No marked association was observed between the NRS score and major clinical factors related to common diseases even in the sex-separated analysis whereas NRS has been suggested to be associated with the incidence of heart failure [29] and fatal injuries [30] in general populations, poor prognosis in patients with coronary disease [31], and all-cause mortality in a male general population [32]. The adverse effect of NRS might therefore be mediated via other pathophysiological pathways independent of common diseases. Results of a previous longitudinal study [6] that reported a higher incidence of cardiovascular outcomes in short sleepers or that common risk factors were not different between middle-to-long sleepers and short sleepers support our considerations.

We developed an objective score for NRS with the preferable cut-off point of 8. Given that this score consists of all factors that were identified as independent determinants for NRS in this comprehensive analysis, as well as the linear correlation of the NRS score with the frequency of subjective NRS, the newly developed NRS score may be reliable to identify individuals with potential NRS. Although further studies are required to clarify the clinical and epidemiological significance of NRS, this score may be useful in a cohort study or an interventional study to objectively evaluate intra-individual differences in NRS status.

We recognize several limitations in this study. First, as this study was cross-sectional, a causal relationship between subjective NRS and the related factors remains to be elucidated. Second, we did not evaluate sleep apnea syndrome because it is difficult to objectively assess the disease conditions without using polysomnography or the oxygen desaturation index. Given that sleep apnea is a common phenomenon in general populations [33, 34] and has been suggested to be a cause of NRS [35], a possible involvement of sleep apnea in NRS deserves further investigation. However, as the NRS score includes daytime sleepiness as a factor, this score may indirectly evaluate the potential effect of sleep apnea on NRS. Third, we could not perform evaluations using a more specific questionnaire such as the Hospital Anxiety and Depression Scale, Epworth Sleepiness Scale, or the Restless Legs Severity Scale.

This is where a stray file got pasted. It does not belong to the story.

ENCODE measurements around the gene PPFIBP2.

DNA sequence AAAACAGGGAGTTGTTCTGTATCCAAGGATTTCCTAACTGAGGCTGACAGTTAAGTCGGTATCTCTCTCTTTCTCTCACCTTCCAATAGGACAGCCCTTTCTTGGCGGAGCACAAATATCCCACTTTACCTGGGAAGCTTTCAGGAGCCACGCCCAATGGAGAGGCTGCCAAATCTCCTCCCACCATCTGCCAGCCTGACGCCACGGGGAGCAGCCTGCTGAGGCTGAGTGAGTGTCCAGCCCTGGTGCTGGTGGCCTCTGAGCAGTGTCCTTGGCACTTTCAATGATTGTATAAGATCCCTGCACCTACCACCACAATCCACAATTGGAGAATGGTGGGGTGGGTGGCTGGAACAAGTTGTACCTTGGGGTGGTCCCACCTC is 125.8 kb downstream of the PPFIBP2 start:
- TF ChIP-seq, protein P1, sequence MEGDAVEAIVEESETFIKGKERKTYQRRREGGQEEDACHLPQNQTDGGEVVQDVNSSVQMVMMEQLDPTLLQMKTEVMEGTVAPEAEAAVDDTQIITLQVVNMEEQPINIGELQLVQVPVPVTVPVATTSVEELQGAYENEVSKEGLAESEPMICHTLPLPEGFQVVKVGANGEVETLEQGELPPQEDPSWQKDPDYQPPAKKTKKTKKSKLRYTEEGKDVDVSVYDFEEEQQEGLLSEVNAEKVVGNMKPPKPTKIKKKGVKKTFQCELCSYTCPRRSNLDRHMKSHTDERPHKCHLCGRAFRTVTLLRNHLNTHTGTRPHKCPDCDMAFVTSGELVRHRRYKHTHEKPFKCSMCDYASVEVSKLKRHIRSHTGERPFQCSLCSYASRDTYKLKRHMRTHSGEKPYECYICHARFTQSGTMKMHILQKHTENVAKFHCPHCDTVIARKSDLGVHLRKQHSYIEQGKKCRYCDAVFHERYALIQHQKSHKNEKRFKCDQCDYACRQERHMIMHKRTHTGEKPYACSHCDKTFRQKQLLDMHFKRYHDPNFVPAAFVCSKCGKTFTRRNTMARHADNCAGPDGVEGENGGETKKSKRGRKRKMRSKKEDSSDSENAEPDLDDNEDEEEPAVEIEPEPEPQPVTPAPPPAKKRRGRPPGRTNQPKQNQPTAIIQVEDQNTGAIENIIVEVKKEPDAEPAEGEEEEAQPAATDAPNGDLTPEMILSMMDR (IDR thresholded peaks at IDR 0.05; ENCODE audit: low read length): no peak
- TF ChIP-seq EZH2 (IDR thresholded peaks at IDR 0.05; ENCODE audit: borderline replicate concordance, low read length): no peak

In conclusion, although there were several limitations in this study, we clarified factors for subjective NRS in a large-scale general population and, based on those findings, developed a score that can objectively evaluate NRS. Results of the present study may help to further understand the clinical and epidemiological importance of NRS. The NRS score can be utilized in public health monitoring of NRS that may be accompanied by mental fatigues and unfavorable lifestyle factors.

Supporting information

S1 Table. Multivariate logistic regression analysis for subjective NRS.

Abbreviations: NRS, non-restorative sleep; BMI, body mass index; GERD, gastroesophageal reflux disease; OR, odds ratio; C.I., confidence interval. Participants whose data on urination were unavailable (Model 1, n = 2; Model 2, n = 1) were excluded from analysis.


S2 Table. Regression coefficient from the multivariate logistic regression model.

Abbreviations: GERD, gastroesophageal reflux disease.



We thank the Nagahama City Office and the Zeroji Club a non-profit organization, for their assistance in conducting the nagahama study.

Author Contributions

  1. Conceptualization: TM Y. Tabara KM Y. Takahashi KS TK SM HK SK AS RY TN MM FM KC.
  2. Data curation: KS TK.
  3. Formal analysis: TM Y. Tabara KS TK.
  4. Funding acquisition: Y. Tabara KC.
  5. Investigation: TM Y. Tabara KM Y. Takahashi KS TK SM HK SK AS RY TN MM FM KC.
  6. Methodology: TM Y. Tabara KM KC.
  7. Project administration: Y. Takahashi KS TK SM HK SK AS RY TN MM FM.
  8. Resources: TM Y. Tabara KM Y. Takahashi KS TK SM HK SK AS RY TN MM FM KC.
  9. Software: KS TK.
  10. Validation: KS TK.
  11. Visualization: TM Y. Tabara.
  12. Writing – original draft: TM Y. Tabara KC.
  13. Writing – review & editing: TM Y. Tabara KM Y. Takahashi KS TK SM HK SK AS RY TN MM FM KC.